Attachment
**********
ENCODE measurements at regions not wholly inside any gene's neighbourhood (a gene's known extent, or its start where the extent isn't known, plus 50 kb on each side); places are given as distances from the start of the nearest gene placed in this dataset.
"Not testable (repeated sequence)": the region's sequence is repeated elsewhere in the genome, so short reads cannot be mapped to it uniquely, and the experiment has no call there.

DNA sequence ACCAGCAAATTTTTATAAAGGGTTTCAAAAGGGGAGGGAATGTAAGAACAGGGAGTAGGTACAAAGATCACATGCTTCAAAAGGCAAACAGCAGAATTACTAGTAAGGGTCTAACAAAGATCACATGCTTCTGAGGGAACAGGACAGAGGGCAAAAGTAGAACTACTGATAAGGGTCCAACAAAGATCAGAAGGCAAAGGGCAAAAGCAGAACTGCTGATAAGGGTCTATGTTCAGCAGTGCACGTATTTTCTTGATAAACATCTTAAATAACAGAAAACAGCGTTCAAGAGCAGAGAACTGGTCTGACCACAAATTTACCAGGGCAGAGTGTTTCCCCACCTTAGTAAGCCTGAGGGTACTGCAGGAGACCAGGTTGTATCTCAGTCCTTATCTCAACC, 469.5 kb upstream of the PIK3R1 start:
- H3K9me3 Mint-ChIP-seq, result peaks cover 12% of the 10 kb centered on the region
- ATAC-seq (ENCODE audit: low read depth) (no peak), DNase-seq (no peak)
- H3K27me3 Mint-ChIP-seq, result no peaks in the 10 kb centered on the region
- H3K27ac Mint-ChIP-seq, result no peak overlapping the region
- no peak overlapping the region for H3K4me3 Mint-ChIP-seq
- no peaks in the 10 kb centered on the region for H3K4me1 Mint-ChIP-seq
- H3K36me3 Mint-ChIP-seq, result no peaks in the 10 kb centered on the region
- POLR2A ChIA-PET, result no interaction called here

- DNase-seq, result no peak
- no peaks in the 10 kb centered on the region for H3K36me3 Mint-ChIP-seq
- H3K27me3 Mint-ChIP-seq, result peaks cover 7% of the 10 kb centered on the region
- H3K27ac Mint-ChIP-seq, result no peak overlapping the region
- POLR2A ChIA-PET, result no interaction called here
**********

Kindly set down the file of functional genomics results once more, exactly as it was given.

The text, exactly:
ENCODE measurements at regions not wholly inside any gene's neighbourhood (a gene's known extent, or its start where the extent isn't known, plus 50 kb on each side); places are given as distances from the start of the nearest gene placed in this dataset.
"Not testable (repeated sequence)": the region's sequence is repeated elsewhere in the genome, so short reads cannot be mapped to it uniquely, and the experiment has no call there.

DNA sequence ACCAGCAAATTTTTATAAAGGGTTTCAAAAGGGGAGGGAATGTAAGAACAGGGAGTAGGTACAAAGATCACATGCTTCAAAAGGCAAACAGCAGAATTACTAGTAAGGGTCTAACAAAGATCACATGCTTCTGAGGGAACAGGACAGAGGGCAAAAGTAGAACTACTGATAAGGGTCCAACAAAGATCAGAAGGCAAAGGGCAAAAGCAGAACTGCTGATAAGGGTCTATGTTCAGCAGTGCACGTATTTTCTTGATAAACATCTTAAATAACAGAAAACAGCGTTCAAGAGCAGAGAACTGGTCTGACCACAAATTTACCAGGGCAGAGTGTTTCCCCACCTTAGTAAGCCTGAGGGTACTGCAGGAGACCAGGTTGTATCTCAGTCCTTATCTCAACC, 469.5 kb upstream of the PIK3R1 start:
- H3K9me3 Mint-ChIP-seq, result peaks cover 12% of the 10 kb centered on the region
- ATAC-seq (ENCODE audit: low read depth) (no peak), DNase-seq (no peak)
- H3K27me3 Mint-ChIP-seq, result no peaks in the 10 kb centered on the region
- H3K27ac Mint-ChIP-seq, result no peak overlapping the region
- no peak overlapping the region for H3K4me3 Mint-ChIP-seq
- no peaks in the 10 kb centered on the region for H3K4me1 Mint-ChIP-seq
- H3K36me3 Mint-ChIP-seq, result no peaks in the 10 kb centered on the region
- POLR2A ChIA-PET, result no interaction called here

- DNase-seq, result no peak
- no peaks in the 10 kb centered on the region for H3K36me3 Mint-ChIP-seq
- H3K27me3 Mint-ChIP-seq, result peaks cover 7% of the 10 kb centered on the region
- H3K27ac Mint-ChIP-seq, result no peak overlapping the region
- POLR2A ChIA-PET, result no interaction called here